Skip Navigation
NIH MedlinePlus the Magazine, Trusted Health Information from the National Institutes of Health


Understanding Depression

Dr. Carlos Zarate of the National Institute of Mental Health (right) and a colleague monitor a patient participating in research from a MEG scanner control room. MEG scans can lead to a better understanding of brain functioning.

Depression is one of the most common and serious mental disorders in the U.S. Also called major depressive disorder or clinical depression, it causes severe symptoms that affect how you feel, think, and handle daily activities, such as sleeping, eating, or working. Current research suggests that depression is caused by a combination of genetic, biological, environmental, and psychological factors.

Types of depression

Depression can present itself in a variety of forms. No two people are affected the same way by depression and there is no "one-size-fits-all" for treatment. To be diagnosed with depression, the symptoms must be present for at least two weeks. It may take some trial and error to find the treatment that works best for you.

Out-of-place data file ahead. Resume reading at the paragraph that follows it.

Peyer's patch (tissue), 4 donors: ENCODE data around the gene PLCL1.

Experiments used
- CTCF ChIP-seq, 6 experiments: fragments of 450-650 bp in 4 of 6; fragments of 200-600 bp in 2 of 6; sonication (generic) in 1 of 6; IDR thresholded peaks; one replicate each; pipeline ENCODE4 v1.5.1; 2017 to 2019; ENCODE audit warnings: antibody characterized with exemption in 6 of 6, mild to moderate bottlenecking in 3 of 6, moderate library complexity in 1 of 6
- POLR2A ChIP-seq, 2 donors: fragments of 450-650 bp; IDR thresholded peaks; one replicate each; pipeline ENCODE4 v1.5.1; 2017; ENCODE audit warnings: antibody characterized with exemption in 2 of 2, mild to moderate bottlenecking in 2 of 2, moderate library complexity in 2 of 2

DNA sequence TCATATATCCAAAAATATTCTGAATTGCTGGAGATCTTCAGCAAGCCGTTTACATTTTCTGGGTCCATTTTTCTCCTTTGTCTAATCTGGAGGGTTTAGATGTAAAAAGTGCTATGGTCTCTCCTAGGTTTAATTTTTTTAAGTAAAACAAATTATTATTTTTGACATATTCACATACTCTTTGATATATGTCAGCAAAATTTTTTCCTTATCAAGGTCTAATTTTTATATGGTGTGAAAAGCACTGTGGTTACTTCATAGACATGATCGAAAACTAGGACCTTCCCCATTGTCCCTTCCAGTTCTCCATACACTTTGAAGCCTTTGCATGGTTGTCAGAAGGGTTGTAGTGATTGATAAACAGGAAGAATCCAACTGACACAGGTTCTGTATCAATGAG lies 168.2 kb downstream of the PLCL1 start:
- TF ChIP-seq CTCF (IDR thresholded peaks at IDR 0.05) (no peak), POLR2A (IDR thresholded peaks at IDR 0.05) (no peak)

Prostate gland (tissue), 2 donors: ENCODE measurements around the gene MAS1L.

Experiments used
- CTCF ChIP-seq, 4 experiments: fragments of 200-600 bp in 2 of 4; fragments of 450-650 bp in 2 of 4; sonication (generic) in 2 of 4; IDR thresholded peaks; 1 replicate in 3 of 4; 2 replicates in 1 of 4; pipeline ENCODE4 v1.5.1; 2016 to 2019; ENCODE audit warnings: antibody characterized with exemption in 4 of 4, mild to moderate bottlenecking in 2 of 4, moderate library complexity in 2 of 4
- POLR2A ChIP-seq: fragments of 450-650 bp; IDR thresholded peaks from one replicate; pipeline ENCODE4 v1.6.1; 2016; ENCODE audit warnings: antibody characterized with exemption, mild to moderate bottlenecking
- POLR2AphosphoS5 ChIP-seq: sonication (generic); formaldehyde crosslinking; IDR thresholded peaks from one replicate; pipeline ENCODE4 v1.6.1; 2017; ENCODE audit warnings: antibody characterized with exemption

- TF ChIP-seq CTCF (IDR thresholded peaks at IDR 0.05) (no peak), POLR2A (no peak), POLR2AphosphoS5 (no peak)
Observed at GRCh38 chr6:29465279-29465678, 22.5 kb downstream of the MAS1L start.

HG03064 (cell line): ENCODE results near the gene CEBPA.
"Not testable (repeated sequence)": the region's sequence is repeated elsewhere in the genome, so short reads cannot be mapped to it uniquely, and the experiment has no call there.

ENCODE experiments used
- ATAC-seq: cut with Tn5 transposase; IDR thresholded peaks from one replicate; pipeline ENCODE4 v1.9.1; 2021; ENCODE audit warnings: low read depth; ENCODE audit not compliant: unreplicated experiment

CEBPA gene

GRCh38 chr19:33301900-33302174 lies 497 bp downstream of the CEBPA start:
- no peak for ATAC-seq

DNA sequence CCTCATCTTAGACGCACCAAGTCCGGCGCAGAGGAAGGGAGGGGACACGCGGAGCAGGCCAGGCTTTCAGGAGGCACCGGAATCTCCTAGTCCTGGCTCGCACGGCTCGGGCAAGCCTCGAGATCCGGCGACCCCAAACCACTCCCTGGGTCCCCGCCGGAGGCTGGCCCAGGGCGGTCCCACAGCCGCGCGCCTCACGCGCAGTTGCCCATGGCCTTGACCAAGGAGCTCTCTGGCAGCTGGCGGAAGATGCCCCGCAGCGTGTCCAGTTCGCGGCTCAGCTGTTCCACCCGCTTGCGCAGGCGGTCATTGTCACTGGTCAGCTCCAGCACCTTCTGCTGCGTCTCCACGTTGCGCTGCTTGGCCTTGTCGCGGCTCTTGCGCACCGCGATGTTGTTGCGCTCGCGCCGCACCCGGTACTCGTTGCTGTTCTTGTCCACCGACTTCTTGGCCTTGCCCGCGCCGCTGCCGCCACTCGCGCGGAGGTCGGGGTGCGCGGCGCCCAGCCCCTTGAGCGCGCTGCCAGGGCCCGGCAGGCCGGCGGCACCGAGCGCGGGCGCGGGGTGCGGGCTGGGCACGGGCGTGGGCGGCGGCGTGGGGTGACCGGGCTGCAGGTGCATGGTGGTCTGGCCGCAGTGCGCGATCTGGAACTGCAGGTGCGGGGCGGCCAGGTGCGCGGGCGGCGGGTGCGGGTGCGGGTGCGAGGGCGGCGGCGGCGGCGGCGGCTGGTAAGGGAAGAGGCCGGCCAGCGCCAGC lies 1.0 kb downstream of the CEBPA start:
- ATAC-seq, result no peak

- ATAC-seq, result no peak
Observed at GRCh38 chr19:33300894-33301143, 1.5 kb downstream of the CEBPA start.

The major categories are:

  • Persistent depressive disorder is a depressed mood that lasts for at least two years.
  • Perinatal depression is much more serious than the "baby blues," relatively mild depressive and anxiety symptoms that typically clear within two weeks after giving birth. Women with perinatal depression experience full-blown major depression during pregnancy or after delivery (postpartum depression).
  • Psychotic depression occurs when a person has severe depression plus some form of psychosis, such as having delusions or hallucinations.
  • Seasonal affective disorder (SAD) is characterized by the onset of depression during the winter, when there is less sunlight.
  • Bipolar disorder is different from depression, but it is included in this list because someone with bipolar disorder experiences episodes of extremely low moods that meet the criteria for major depression (called "bipolar depression"). But a person with bipolar disorder also experiences extreme high—euphoric or irritable—moods called "mania" or a less severe form called "hypomania."